• 2-8:32 - More of the same, settling into a rhythm; I tossed the sign to the side during this mile, which was a bit fast

  • 3-8:35 - Smooth and steady up a short hill; still enjoying the crowd and chatting with my group

  • 4-8:41 - Hitting the first real hill, I tell the group to look up, run tall and relax up the hill

  • 5-8:47 - The biggest hill of the first half, and I see my accountant up ahead; he says hello and realizes he's gone out way too fast for his 4:15 goal time (he ran a full marathon 3 weeks earlier)

  • 6-8:36 - Keeping things steady; the group asks me about my training, PRs, what my goal would have been if I weren't pacing, etc.; we cut through the park where I plan to run most of the extra mileage later in the day

  • 7-8:46 - A couple of hills as we work our way through a nice, supportive neighborhood; pace group is sticking together nicely, with a couple of folks staying close to me and chatting away

  • 8-8:40 -The last significant hill of the first half; everyone seems to be doing well, drinking when they should and keeping it smooth and steady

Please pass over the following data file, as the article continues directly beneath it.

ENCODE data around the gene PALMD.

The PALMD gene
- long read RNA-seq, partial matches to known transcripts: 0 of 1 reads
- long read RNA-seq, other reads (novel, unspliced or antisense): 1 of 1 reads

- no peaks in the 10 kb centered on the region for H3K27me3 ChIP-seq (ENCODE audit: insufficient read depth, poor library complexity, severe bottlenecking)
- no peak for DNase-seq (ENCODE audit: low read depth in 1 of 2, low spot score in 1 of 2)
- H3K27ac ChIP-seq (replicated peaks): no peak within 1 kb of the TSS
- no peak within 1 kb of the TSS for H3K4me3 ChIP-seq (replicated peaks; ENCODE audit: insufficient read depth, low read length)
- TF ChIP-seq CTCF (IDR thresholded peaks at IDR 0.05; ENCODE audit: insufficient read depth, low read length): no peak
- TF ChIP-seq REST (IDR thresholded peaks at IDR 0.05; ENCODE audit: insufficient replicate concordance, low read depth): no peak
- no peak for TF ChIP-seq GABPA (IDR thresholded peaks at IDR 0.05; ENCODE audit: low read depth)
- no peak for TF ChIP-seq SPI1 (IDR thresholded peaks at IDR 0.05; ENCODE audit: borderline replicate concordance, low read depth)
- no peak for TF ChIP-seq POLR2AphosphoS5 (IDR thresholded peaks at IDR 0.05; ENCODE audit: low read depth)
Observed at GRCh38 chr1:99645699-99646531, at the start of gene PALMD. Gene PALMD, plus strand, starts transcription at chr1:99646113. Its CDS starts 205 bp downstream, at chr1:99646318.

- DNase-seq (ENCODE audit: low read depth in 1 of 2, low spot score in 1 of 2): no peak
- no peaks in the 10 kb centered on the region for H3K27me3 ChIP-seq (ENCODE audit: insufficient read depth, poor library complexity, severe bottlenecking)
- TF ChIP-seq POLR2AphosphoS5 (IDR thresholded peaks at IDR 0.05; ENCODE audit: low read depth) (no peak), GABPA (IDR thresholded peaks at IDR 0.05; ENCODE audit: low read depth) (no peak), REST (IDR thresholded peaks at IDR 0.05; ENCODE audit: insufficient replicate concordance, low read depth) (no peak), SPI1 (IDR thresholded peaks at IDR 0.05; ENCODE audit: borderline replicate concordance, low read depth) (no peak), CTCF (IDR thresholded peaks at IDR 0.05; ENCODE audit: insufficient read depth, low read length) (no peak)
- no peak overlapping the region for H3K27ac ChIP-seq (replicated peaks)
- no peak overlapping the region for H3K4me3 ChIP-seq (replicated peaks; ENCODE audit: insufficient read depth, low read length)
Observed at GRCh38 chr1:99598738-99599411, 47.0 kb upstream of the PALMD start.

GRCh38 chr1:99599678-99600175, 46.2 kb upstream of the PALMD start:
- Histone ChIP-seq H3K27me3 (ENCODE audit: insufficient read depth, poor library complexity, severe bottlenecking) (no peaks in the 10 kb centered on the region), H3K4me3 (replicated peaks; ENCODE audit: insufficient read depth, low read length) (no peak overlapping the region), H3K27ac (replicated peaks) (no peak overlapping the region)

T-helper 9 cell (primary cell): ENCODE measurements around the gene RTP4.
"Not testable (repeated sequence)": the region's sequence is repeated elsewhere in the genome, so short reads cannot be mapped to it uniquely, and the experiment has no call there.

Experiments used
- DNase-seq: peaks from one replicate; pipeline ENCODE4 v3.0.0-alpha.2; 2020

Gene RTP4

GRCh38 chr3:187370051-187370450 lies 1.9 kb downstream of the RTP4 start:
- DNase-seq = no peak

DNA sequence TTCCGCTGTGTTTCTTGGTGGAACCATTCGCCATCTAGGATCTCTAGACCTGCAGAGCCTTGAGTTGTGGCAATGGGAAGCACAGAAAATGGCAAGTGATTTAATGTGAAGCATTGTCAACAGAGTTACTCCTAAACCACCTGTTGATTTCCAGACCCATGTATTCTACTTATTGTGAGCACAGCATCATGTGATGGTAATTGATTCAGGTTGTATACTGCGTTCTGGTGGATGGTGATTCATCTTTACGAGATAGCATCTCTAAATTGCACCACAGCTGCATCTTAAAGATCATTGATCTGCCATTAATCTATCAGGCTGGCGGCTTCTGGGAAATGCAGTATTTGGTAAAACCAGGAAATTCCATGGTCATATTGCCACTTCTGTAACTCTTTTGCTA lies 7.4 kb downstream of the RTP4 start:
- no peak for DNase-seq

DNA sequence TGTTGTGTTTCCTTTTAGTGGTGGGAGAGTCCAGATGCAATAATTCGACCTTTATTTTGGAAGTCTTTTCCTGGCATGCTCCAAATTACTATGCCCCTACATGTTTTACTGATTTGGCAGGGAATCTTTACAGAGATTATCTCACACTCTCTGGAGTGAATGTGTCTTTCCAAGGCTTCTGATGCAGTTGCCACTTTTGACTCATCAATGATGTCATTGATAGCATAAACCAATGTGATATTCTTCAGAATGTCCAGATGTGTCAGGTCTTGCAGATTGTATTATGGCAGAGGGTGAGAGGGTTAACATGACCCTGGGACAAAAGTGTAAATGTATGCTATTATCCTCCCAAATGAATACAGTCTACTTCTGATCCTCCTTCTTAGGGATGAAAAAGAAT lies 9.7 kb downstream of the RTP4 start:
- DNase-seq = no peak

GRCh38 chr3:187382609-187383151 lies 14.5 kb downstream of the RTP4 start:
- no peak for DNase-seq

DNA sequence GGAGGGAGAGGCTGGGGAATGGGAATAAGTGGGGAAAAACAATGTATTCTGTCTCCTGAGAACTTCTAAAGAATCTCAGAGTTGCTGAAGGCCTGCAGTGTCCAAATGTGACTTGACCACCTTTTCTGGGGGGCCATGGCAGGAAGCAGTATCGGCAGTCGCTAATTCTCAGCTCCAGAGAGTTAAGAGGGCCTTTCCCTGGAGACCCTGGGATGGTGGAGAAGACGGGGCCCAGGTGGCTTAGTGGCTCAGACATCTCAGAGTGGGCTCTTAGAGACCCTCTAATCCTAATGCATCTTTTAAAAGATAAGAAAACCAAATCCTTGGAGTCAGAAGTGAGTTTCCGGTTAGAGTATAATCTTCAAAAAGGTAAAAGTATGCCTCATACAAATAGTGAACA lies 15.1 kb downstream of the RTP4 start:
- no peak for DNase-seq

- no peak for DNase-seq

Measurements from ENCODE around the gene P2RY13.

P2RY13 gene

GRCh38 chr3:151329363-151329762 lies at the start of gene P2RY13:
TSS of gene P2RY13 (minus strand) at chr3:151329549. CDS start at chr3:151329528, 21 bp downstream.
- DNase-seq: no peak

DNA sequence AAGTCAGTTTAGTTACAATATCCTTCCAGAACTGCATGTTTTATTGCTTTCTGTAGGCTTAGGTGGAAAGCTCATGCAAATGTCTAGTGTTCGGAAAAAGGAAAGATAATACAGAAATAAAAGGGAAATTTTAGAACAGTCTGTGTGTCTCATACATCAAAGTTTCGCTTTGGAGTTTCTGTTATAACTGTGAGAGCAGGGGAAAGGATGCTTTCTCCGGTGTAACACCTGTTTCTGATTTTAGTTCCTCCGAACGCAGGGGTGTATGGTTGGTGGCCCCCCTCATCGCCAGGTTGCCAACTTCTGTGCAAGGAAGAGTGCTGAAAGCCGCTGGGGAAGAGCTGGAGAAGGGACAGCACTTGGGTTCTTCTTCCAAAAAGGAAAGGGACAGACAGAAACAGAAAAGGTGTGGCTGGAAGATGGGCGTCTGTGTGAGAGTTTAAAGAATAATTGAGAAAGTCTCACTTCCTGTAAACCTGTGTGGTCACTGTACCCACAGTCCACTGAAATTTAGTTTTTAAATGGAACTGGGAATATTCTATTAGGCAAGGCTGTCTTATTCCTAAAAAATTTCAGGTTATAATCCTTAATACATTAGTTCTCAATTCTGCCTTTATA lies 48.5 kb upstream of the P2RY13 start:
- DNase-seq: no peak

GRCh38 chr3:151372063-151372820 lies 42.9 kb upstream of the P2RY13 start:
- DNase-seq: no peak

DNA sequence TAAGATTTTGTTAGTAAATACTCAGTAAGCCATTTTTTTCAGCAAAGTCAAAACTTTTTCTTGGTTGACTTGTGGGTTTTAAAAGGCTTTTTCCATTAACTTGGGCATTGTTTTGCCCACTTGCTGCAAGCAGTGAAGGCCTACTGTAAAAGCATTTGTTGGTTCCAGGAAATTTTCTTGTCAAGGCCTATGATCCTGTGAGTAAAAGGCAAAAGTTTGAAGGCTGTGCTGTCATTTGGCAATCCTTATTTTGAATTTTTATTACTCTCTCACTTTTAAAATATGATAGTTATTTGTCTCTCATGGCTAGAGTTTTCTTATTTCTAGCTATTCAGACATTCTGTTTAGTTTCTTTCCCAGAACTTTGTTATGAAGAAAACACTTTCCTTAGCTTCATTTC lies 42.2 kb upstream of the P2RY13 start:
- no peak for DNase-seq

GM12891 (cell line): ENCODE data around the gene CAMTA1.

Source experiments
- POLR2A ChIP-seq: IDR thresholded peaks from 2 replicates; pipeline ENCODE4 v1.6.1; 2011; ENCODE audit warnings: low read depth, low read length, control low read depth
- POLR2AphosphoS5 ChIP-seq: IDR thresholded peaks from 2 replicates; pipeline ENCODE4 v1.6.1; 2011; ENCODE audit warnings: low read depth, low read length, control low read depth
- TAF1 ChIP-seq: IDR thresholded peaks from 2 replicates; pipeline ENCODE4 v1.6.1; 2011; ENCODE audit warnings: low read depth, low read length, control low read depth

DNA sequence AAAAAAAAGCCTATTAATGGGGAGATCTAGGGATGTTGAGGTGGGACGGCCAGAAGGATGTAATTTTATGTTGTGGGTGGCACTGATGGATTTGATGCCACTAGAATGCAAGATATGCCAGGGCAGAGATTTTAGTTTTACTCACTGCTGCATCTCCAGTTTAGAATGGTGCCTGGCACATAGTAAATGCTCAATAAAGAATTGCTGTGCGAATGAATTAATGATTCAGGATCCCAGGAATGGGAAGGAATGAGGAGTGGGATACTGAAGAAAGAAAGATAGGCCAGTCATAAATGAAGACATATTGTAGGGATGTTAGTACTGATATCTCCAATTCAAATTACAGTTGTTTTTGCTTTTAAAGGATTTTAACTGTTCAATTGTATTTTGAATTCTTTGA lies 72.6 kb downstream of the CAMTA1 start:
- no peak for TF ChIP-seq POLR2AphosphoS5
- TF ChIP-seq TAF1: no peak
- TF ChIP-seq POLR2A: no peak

• 9-8:32 - Some rolling terrain, but some downhill lets everyone catch their breath; I suggest that they shorten their stride to save the quads for later

  • 10-8:38 (+32 secs in attempt to reset laps to match up with mile markers) - Coming back towards town, with the group hanging strong as we pass some half-marathoners who may have gone out too fast; somewhere in this mile, I notice a brand new pain on the outside of my left foot; it ebbs and flows, but stays with me for the rest of the day

  • 11-8:37 - Getting closer to town; a couple of rolling hills; I tell the official race photographers to take pics of the best-looking pace group around; we'll see if they did ;-)